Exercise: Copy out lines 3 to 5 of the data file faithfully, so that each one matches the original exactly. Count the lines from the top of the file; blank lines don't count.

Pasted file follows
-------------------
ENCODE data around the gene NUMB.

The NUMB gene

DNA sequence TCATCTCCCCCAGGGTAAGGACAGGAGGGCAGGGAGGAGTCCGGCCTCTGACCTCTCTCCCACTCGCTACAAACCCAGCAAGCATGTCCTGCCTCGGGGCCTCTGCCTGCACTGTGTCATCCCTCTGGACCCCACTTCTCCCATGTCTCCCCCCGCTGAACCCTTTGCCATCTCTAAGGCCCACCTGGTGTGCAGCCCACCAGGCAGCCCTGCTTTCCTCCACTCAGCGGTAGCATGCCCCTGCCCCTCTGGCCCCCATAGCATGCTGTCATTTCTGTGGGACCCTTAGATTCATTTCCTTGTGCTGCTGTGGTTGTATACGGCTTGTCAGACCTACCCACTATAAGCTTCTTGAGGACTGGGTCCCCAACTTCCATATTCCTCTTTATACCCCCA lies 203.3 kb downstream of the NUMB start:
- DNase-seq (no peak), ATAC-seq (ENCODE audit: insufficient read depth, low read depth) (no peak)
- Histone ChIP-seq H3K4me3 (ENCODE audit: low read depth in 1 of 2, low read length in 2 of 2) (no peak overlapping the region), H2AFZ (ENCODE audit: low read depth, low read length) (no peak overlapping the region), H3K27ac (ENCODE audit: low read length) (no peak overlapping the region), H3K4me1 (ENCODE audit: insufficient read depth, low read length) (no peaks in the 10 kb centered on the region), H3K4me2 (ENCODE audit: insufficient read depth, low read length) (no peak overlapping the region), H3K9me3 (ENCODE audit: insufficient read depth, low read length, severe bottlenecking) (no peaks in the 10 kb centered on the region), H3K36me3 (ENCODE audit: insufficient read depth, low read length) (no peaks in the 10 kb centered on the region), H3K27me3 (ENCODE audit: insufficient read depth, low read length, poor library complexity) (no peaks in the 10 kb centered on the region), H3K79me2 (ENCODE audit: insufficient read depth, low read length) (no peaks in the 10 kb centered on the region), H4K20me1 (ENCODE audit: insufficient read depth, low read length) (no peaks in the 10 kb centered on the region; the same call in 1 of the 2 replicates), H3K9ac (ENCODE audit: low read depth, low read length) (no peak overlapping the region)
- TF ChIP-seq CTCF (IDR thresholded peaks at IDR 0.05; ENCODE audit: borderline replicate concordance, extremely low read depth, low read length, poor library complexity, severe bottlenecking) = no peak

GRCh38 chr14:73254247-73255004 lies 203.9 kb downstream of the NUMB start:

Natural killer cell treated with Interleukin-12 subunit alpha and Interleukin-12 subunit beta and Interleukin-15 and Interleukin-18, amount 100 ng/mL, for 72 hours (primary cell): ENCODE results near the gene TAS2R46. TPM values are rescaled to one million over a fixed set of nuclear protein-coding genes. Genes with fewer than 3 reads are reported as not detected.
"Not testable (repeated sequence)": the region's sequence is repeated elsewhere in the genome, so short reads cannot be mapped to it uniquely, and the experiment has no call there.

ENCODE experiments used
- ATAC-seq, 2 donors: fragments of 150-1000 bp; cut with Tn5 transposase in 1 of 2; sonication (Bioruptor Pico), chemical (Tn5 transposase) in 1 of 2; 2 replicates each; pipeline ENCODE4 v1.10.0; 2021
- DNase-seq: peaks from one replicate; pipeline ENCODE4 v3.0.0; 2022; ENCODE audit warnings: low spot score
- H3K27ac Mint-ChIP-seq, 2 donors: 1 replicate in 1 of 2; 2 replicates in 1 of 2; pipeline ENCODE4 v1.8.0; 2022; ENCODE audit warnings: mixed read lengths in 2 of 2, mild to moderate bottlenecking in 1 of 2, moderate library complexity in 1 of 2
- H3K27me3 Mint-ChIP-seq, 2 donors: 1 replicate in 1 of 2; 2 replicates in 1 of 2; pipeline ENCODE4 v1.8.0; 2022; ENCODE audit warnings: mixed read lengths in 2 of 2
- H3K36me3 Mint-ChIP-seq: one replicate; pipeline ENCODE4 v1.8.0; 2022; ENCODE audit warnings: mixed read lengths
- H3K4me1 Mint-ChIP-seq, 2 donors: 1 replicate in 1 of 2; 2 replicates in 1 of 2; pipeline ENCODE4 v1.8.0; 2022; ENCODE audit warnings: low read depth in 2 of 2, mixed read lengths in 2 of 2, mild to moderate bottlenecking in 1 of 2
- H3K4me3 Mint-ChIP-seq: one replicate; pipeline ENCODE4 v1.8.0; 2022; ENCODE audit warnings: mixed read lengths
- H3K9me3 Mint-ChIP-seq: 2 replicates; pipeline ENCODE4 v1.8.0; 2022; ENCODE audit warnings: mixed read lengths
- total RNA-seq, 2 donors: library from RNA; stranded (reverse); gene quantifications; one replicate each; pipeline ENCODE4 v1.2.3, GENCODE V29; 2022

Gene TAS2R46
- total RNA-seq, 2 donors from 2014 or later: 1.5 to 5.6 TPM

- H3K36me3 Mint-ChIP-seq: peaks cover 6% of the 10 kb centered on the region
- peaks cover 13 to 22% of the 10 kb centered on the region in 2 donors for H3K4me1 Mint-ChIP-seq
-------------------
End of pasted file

DNA sequence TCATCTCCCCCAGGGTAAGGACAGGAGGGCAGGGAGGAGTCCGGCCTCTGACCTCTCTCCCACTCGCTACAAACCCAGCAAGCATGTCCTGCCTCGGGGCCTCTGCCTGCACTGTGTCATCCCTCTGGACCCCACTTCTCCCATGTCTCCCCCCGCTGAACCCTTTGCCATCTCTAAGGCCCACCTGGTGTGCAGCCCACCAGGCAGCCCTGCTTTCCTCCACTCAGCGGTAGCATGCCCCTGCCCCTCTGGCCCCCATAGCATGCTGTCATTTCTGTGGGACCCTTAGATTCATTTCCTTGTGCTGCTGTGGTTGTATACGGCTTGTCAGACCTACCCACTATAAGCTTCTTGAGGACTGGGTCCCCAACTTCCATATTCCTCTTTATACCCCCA lies 203.3 kb downstream of the NUMB start:
- DNase-seq (no peak), ATAC-seq (ENCODE audit: insufficient read depth, low read depth) (no peak)
- Histone ChIP-seq H3K4me3 (ENCODE audit: low read depth in 1 of 2, low read length in 2 of 2) (no peak overlapping the region), H2AFZ (ENCODE audit: low read depth, low read length) (no peak overlapping the region), H3K27ac (ENCODE audit: low read length) (no peak overlapping the region), H3K4me1 (ENCODE audit: insufficient read depth, low read length) (no peaks in the 10 kb centered on the region), H3K4me2 (ENCODE audit: insufficient read depth, low read length) (no peak overlapping the region), H3K9me3 (ENCODE audit: insufficient read depth, low read length, severe bottlenecking) (no peaks in the 10 kb centered on the region), H3K36me3 (ENCODE audit: insufficient read depth, low read length) (no peaks in the 10 kb centered on the region), H3K27me3 (ENCODE audit: insufficient read depth, low read length, poor library complexity) (no peaks in the 10 kb centered on the region), H3K79me2 (ENCODE audit: insufficient read depth, low read length) (no peaks in the 10 kb centered on the region), H4K20me1 (ENCODE audit: insufficient read depth, low read length) (no peaks in the 10 kb centered on the region; the same call in 1 of the 2 replicates), H3K9ac (ENCODE audit: low read depth, low read length) (no peak overlapping the region)